By Jay Ruderman and Shira Ruderman
Across the United States, Jewish institutions are fighting for their lives, with over 1,000 organizations applying for federal relief loans, the sum of which could be as high as $1.3 billion. There is no question that the American Jewish community as we know it is going through an unprecedented challenge which carries dire consequences.
However, as any businessman or investor knows, crisis is also the land of opportunity. As a community, U.S. Jews need to think about what will happen in two months, two years and two decades – because it is the future, not that past, that is most important.
The rapid spread of COVID-19 and its associated social restrictions has taken its toll. With every passing week, it becomes clear that there is a high cost to keeping society healthy. Although global financial markets have largely recovered from their sharpest fall since 2008, wealthy Americans remain fearful of renewed stock investing.
Coronavirus has stripped Jews of their social safety nets: the synagogues, community centers and other institutions which usually provide moral support. For the Jewish world, this is truly disastrous, as many communal institutions depend on participation and membership fees. Prizmah, the network for North American Jewish day schools, estimates that the damage for those schools could exceed $230 million in the next school year alone. Summer camps, senior care facilities, synagogues of all denominations and many other cornerstones of American Jewish life face the same threat.
But while each organization fights for its life on an individual level, umbrella groups and the philanthropic world have a different responsibility. Instead of fighting to preserve what was, they need to build what will be. Such a deep crisis presents a strategic opportunity for reinventing the way the Jewish community is built. This means adapting the activities of the community foundations established by previous generations for today and tomorrow, while considering whether organizations from previous centuries are still needed.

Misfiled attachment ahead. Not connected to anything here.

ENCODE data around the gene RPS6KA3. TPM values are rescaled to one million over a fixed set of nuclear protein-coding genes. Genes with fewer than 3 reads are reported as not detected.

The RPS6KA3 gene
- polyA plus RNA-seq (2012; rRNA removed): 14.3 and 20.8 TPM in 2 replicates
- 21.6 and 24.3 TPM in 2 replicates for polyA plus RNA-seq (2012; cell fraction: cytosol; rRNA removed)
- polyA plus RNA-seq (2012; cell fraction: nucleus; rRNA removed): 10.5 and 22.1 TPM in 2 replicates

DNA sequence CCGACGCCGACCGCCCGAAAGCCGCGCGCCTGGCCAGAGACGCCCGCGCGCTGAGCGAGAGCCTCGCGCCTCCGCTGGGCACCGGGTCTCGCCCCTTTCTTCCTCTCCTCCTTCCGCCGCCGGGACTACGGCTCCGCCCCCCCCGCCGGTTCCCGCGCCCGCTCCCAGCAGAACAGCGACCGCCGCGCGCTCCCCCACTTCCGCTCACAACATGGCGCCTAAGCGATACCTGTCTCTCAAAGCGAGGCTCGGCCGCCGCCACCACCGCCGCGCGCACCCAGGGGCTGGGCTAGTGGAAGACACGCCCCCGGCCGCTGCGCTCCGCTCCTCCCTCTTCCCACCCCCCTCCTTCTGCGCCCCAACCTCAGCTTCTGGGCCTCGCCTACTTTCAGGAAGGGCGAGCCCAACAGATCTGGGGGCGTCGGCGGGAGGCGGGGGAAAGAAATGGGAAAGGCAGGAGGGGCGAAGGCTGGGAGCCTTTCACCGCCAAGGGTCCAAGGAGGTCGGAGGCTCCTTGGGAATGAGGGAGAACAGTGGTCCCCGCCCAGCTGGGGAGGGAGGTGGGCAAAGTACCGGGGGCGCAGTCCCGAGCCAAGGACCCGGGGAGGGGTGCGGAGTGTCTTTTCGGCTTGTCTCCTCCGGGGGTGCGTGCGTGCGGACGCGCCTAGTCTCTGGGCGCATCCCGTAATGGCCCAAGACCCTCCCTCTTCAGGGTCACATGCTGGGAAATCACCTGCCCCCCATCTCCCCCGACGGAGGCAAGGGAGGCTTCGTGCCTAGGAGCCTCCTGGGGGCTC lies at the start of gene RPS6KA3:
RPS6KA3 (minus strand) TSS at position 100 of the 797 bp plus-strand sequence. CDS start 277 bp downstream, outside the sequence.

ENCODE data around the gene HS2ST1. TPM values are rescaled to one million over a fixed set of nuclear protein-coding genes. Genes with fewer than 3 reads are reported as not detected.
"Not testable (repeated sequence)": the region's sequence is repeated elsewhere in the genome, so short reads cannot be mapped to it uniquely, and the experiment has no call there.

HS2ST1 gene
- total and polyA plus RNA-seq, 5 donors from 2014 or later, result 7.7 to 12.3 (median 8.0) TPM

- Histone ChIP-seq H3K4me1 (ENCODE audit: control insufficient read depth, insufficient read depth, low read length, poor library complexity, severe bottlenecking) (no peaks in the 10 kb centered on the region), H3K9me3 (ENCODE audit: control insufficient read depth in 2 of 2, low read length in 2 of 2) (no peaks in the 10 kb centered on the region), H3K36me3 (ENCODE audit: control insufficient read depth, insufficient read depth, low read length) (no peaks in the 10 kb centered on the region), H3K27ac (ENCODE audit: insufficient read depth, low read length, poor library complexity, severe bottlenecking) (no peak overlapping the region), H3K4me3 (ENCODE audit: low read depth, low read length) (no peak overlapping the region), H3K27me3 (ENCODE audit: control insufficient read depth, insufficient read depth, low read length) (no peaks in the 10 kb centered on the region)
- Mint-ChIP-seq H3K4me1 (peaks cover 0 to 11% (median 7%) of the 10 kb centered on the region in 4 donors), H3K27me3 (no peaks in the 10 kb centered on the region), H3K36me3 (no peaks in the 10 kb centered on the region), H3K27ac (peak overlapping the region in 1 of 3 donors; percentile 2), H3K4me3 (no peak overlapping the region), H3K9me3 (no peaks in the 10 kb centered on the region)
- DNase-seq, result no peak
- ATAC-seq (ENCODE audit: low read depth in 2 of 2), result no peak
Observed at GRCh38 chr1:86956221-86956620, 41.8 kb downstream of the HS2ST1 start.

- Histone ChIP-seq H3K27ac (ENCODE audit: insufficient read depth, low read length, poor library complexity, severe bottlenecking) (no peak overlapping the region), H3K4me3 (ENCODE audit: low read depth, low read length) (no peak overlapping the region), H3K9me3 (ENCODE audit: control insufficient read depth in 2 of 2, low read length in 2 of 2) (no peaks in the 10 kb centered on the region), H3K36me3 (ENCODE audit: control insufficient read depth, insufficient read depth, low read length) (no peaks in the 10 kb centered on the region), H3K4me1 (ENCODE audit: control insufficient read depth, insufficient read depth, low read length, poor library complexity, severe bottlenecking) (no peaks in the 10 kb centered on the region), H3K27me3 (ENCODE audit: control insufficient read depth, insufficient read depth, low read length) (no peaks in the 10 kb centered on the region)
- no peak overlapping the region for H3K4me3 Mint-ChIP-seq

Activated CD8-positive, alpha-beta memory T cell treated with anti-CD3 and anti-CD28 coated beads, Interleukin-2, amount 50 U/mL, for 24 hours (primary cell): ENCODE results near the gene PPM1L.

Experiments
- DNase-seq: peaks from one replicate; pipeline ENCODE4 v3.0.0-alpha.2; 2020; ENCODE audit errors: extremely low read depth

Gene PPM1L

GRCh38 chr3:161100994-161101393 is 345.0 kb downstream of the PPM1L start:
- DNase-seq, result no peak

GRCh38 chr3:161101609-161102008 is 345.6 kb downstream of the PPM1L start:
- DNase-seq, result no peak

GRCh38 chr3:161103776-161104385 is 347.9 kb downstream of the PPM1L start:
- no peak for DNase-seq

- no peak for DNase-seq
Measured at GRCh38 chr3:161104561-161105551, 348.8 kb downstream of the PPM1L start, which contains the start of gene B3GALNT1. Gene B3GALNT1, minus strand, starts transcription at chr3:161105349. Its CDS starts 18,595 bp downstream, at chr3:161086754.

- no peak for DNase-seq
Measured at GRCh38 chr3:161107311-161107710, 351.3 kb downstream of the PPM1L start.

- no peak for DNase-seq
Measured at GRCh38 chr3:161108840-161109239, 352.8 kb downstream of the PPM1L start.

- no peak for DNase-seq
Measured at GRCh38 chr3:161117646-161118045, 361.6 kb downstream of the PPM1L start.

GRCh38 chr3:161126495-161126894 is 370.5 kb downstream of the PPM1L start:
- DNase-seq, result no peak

For-profit businesses constantly engage in self-reflection and self-improvement, as they seek to improve their working models and reach their key performance indicators (KPIs). Proven strategies during more normal times resonate even stronger during a crisis: cutting losses, reducing risk and finding innovative ways to keep a business relevant. In many ways, this mindset is the polar opposite of the organized Jewish community in the U.S., which almost always fears change. Merging organizations or restructuring their infrastructure are common practices in the business world that are rarely discussed in the Jewish world.
One example is the business model adopted by most synagogues, in which expensive property, paid clergy and high upkeep costs require congregants to pay substantial membership fees and make timely charitable contributions. While a 2015 decision by Michigan’s Temple Kol Ami to have congregants “pay what they want” made headlines, a 2017 report by the UJA-Federation of New York shows it is still the path less taken. Over the years, various synagogues have tried to introduce new models such as renting school gyms on the weekend or having members lead services and deliver sermons, but they are still in the minority. The possibility of a prolonged economic crisis can – and should – change the way Jewish organizations think.
Thousands of families have joined those who were unable to afford day school tuition in pre-pandemic times. Instead of looking for loans which will simply need to be repaid, the Jewish community needs to find enduring ways to reduce the cost of Jewish education. Further, for synagogues which relied on membership income from the High Holiday services but are now discovering a drastic decrease in registration for those services and overall participation, identifying a new financial strategy is essential. As philanthropy is stretched thinner, both national and local organizations will continue to discover that their income is scarcer and uncertain.
American Jewry is in uncharted territory. Nobody knows what the next day will look like, let alone the next month. However, as thousands of years of Jewish tradition have shown, this community is capable of summoning the energy and ingenuity to ensure a brighter future. While it is instinctual to fight for the survival of the organizations that led the Jewish community in the past, collective resources are much better spent envisioning and building the Jewish community of the future.
Jay Ruderman is President of the Ruderman Family Foundation. Shira Ruderman is the Foundation’s Executive Director.